Initially, the similarities between film festivals, corporate events, conferences, and trade shows may not be apparent, however, these seemingly disparate events actually share a number of common elements.
The ReelWorld Film Festival, which opened in Toronto a few days ago, is a prime example of a film industry events that, like conferences, trade shows and corporate events, incorporates professional development, panels, programs for emerging professionals (ReelYouth), entertainment, and galas.
ReelWorld was the brainchild of Tonya Lee Williams, the two-time Emmy nominated actress who played Dr. Olivia Barber Winters on the Young and the Restless. In 1999, Tonya launched ReelWorld to address the lack of diversity on Canadian movie screens. It has evolved and this year it is showcasing feature films, shorts, documentaries, music videos, and webisodes from the Aboriginal, African, African American, French, Hispanic, Middle Eastern, South East Asian and West Indian communities.
In an era of tight budgets, a number of the strategies to pull together a festival of this magnitude would be equally beneficial for corporate events, trade shows and conferences.
- Source cost-effective venues.
Over the years, ReelWorld has used movie theatres during off-peak hours, community centres and, for meetings, complimentary venues like Toronto's Metro Hall.
- Stretch food, beverage and venue budgets with "in-kind" sponsorships.
Just as event planners have a need to maximize food, beverage, and venue budgets, suppliers also have a need to get the word out about what they offer. By customizing "in-kind" sponsorship packages and offering tangible benefits, ReelWorld has created win-win partnerships to minimize direct catering and venue rental costs.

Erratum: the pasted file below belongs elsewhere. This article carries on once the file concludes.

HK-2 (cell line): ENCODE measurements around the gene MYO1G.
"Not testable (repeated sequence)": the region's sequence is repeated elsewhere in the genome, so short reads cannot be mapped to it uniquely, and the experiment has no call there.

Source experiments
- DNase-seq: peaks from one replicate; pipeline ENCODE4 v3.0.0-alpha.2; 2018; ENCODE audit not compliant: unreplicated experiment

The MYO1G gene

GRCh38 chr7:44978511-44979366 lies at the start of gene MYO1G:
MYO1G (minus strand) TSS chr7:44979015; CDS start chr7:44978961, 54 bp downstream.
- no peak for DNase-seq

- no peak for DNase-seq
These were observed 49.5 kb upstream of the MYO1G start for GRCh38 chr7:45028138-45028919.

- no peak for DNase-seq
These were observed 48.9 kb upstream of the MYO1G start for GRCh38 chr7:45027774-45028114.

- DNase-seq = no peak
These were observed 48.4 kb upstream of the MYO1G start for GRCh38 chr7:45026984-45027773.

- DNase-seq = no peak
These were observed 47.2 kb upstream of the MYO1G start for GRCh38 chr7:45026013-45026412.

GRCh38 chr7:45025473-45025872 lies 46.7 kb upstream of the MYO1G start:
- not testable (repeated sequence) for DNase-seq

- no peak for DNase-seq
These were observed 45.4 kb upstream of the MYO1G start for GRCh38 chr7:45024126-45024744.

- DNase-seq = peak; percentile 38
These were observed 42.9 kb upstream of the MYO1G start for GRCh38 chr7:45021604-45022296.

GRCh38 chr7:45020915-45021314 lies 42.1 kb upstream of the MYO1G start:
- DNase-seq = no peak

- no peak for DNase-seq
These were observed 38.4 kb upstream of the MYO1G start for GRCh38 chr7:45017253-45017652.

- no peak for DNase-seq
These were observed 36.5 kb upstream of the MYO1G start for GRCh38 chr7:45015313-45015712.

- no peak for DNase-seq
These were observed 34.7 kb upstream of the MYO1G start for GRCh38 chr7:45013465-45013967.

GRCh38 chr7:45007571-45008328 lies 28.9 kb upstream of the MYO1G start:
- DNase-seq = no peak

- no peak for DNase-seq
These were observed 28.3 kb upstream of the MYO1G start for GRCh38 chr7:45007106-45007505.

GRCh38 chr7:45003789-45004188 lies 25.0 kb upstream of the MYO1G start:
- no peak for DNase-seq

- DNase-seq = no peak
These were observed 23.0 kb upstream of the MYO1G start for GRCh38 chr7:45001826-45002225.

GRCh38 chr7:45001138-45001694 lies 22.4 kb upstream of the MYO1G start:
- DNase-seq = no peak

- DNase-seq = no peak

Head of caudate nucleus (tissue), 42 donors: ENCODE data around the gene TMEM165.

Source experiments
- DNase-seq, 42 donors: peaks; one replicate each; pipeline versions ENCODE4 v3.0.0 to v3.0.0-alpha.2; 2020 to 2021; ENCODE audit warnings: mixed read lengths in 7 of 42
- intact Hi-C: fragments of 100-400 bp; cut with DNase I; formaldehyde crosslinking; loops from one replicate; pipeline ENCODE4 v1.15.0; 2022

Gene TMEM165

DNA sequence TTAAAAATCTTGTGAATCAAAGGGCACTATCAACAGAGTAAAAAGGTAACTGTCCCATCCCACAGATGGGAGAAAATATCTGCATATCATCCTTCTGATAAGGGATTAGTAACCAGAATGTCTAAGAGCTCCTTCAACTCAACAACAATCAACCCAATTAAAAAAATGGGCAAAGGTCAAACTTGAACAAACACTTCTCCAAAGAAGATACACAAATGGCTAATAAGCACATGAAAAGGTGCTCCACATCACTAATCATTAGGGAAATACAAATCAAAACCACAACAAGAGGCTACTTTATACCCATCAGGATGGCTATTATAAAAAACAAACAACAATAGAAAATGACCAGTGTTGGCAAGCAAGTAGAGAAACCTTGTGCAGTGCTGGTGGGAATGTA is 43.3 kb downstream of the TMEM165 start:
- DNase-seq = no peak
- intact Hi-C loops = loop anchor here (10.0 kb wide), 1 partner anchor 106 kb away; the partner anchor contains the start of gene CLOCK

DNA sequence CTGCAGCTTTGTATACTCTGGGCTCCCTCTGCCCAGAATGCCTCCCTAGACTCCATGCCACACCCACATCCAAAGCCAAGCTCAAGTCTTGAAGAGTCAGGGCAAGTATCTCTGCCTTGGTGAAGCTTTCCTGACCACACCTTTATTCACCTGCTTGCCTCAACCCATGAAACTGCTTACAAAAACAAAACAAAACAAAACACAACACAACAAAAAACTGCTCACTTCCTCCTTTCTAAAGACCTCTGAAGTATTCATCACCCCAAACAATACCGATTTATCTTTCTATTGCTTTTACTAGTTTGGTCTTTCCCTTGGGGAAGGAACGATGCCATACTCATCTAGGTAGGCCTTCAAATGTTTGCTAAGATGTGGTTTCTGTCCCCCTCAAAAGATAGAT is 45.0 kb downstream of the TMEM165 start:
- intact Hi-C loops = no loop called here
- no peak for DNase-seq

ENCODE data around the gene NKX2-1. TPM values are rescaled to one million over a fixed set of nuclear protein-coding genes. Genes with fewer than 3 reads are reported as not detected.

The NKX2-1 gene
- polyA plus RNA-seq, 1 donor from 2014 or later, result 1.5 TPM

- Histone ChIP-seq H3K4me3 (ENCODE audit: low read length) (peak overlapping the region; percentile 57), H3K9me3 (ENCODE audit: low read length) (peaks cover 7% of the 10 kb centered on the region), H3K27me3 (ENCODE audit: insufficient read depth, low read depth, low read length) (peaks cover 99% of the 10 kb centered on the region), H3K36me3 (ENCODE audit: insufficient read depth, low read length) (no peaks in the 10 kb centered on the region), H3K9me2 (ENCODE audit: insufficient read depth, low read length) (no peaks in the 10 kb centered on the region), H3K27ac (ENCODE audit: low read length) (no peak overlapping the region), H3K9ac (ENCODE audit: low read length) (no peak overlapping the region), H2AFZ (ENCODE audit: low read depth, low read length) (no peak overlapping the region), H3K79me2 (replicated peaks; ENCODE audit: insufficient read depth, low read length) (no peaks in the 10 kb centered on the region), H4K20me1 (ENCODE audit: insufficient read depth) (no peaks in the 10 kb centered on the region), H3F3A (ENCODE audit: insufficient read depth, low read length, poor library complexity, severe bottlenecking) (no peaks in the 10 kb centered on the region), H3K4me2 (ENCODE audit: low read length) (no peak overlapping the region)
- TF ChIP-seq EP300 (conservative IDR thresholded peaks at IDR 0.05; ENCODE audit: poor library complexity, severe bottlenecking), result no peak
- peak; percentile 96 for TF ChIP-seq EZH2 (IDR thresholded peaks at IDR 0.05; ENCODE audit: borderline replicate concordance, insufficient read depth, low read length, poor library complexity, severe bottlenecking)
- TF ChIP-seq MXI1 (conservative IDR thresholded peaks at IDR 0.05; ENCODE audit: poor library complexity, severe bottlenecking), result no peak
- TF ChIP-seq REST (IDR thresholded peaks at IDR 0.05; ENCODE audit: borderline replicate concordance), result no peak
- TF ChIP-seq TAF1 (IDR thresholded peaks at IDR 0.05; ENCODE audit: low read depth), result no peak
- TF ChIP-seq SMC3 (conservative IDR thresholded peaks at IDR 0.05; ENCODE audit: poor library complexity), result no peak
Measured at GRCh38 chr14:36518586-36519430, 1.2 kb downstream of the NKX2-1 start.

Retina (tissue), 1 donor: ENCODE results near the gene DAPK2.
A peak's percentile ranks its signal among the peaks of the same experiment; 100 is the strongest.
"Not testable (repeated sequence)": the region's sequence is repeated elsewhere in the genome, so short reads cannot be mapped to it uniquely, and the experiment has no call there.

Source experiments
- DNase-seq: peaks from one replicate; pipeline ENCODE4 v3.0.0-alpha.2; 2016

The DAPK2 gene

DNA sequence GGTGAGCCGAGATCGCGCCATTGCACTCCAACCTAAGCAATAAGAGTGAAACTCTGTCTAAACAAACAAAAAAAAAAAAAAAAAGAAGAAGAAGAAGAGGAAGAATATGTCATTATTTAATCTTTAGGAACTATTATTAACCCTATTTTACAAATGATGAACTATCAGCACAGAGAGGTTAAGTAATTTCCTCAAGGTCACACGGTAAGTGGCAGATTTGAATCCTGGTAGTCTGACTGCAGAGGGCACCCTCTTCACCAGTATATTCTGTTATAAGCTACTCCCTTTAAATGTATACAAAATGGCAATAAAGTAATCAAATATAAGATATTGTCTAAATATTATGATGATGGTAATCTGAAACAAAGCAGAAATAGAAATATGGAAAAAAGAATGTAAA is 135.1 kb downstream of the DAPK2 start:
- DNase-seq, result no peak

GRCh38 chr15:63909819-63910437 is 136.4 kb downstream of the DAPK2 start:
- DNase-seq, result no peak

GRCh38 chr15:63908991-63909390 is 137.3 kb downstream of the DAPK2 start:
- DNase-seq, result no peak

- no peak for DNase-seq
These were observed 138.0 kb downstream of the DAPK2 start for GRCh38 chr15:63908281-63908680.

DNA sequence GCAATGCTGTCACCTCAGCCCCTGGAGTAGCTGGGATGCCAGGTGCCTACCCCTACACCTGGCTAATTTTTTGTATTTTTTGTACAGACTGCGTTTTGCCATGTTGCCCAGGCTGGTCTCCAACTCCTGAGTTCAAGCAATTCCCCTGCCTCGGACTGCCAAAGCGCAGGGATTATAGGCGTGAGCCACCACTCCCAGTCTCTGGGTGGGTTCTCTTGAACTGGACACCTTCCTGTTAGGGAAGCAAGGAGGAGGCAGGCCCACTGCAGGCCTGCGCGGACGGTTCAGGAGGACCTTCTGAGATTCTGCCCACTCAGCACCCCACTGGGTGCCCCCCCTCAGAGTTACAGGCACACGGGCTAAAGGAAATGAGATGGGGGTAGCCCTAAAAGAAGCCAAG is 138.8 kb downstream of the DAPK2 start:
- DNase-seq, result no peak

In exchange, suppliers derived the important benefit of giving attendees a chance to sample their cuisine or experience their venues firsthand. Depending on the level of sponsorship, sponsors also benefited from ads in the program guide, logos on the website, brochures and collateral material, tickets, and mentions in the opening and closing remarks for films and galas.
- Match food and beverage choices to programming.
Destiny, this year's opening gala film, was shot primarily in Jamaica and produced and directed by Jeremy Whittaker, a Jamaican filmmaker living in Canada. The Caribbean cuisine provided by supplier/sponsors was a perfect fit for this gala and some of the other screenings.
- Diversify the sponsorship base.
Instead of just going after sponsors in the film and television industry, ReelWorld has solicited and obtained sponsorships from a variety of industries include banks and IT Firms. This has helped spread the word about the festival beyond the film and television community.
- Build credibility with a base of support from Government and other high level officials.
ReelWorld has effectively built this base as evidenced by a full page of support in the program guide from Government agencies and 7 high ranking officials including the Governor General of Canada, the Lieutenant Governor of Ontario, and the mayors of Toronto and the City of Markham.
- Branch out to local communities.
ReelWorld's support base has paid off in the form of an invitation extended by Mayor Frank Scarpitti of the City of Markham to hold a 3 day ReelWorld in Markham festival from April 11 - 13 to celebrate Markham's dramatic transformation from a small, relatively homogeneous community in the mid 1990s to Canada's most diverse community today.
The Mayor and other Markham Government officials assisted ReelWorld in finding local venues and suppliers for this high profile local event.
Event planners facing the challenge of doing more with less can pick up ideas and draw inspiration from events in other sectors.
For more inspiration from events in other industries, also consult Toronto Fashion Week Is Setting New Trends for Event Planners, Toronto: Star Power and Lessons for Event Planners from the Equestrian Industry.